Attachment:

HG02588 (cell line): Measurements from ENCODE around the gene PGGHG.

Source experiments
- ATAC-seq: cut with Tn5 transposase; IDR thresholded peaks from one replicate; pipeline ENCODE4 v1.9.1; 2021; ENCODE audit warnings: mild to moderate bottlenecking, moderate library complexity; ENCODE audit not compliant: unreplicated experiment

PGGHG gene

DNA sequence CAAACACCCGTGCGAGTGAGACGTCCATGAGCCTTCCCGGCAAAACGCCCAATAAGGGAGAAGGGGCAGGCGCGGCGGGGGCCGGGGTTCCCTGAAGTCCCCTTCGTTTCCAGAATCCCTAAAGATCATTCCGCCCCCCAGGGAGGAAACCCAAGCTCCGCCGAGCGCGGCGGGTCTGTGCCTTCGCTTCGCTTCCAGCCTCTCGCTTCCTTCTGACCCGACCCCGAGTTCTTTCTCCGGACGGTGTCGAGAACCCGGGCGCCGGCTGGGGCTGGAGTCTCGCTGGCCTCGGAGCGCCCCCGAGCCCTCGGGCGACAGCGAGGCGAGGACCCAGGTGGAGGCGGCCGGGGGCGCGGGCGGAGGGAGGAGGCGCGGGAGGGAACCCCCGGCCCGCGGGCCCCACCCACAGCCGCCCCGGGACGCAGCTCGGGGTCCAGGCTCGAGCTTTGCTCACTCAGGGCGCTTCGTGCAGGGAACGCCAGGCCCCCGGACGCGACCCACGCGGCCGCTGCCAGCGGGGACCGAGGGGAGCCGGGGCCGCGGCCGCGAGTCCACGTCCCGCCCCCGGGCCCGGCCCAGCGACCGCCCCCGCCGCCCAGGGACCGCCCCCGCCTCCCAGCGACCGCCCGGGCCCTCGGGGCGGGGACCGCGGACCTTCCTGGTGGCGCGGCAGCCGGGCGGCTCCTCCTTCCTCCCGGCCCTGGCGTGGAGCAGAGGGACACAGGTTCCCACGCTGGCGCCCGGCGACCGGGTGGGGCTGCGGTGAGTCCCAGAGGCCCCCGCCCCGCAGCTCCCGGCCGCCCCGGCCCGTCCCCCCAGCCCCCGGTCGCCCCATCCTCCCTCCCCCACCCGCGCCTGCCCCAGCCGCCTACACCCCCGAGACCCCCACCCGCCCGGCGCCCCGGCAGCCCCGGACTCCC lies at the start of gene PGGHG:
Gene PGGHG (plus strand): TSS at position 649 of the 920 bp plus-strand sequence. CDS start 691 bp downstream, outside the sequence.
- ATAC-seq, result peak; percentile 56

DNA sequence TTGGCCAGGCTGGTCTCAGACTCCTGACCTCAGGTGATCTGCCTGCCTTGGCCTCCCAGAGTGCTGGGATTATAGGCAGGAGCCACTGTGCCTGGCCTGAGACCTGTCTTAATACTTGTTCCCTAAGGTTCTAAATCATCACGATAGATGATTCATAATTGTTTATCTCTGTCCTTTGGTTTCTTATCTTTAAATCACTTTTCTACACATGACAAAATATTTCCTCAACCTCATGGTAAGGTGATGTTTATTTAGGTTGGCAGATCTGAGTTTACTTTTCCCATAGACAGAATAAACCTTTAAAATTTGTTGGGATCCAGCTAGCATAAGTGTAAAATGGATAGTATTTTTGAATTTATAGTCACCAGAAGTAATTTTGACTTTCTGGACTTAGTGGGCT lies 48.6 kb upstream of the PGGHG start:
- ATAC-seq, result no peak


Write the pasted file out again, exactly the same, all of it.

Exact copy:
HG02588 (cell line): Measurements from ENCODE around the gene PGGHG.

Source experiments
- ATAC-seq: cut with Tn5 transposase; IDR thresholded peaks from one replicate; pipeline ENCODE4 v1.9.1; 2021; ENCODE audit warnings: mild to moderate bottlenecking, moderate library complexity; ENCODE audit not compliant: unreplicated experiment

PGGHG gene

DNA sequence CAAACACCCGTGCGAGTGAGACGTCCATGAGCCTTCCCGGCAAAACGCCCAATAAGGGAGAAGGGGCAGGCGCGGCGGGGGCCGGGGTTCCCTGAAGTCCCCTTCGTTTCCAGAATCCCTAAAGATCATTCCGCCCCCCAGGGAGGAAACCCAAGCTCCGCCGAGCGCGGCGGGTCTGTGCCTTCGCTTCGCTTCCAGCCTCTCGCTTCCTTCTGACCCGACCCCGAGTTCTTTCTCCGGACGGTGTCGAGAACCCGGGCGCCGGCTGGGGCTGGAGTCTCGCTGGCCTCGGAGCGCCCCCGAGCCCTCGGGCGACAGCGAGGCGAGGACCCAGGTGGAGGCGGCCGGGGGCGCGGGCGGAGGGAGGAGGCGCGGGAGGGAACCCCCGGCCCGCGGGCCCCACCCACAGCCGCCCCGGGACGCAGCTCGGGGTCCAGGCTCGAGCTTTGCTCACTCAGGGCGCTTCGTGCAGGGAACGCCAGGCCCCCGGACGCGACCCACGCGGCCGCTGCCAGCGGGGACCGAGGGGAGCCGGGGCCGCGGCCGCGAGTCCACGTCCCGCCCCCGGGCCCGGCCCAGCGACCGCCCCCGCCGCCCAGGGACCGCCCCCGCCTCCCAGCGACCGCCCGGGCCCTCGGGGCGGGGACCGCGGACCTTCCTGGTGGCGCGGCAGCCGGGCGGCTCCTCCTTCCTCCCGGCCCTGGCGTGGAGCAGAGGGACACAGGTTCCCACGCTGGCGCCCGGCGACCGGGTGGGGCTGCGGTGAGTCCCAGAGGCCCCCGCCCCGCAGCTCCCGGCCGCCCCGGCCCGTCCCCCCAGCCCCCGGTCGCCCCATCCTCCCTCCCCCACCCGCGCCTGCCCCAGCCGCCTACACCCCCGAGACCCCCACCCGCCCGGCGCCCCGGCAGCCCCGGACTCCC lies at the start of gene PGGHG:
Gene PGGHG (plus strand): TSS at position 649 of the 920 bp plus-strand sequence. CDS start 691 bp downstream, outside the sequence.
- ATAC-seq, result peak; percentile 56

DNA sequence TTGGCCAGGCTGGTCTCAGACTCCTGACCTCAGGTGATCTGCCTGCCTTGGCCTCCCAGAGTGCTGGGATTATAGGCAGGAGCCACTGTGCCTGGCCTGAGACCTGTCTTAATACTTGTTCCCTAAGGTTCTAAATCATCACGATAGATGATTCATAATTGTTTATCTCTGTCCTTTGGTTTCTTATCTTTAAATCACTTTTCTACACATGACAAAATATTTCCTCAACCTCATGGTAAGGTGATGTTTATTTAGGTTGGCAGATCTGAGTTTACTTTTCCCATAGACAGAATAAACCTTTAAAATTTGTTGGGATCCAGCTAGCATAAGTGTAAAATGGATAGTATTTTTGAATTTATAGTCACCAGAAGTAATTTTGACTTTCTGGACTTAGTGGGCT lies 48.6 kb upstream of the PGGHG start:
- ATAC-seq, result no peak